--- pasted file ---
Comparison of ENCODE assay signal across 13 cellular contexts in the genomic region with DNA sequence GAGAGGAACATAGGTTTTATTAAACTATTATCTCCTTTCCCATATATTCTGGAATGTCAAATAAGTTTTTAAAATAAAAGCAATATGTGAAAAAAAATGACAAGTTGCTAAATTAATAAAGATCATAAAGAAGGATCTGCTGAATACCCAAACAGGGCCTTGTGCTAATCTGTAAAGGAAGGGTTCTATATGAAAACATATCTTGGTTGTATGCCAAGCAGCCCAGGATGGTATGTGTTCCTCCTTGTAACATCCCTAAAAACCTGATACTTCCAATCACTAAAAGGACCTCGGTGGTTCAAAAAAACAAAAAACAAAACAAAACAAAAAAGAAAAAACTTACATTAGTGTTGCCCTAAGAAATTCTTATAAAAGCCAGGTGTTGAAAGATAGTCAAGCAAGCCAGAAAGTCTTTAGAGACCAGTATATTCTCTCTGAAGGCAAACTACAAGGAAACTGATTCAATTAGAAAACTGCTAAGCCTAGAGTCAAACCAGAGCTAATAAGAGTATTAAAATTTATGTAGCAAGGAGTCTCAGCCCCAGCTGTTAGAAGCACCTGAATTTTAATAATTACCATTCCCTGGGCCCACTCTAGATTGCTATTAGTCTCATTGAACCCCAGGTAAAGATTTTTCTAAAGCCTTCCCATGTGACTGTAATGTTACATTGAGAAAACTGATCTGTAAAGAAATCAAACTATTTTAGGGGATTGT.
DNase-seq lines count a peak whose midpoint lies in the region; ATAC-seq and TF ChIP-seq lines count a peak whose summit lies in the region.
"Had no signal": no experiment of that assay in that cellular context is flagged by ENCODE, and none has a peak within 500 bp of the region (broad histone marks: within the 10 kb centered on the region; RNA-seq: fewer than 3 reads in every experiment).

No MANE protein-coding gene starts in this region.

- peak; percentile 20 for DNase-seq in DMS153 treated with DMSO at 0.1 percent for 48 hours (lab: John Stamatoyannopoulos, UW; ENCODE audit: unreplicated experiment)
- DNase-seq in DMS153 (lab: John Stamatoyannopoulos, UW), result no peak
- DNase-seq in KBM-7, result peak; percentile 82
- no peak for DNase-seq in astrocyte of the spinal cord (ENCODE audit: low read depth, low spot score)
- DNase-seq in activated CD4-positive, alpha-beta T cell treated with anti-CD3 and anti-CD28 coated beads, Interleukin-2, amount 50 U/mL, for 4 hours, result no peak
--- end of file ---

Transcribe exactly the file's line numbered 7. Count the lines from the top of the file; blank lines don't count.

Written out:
- DNase-seq in KBM-7, result peak; percentile 82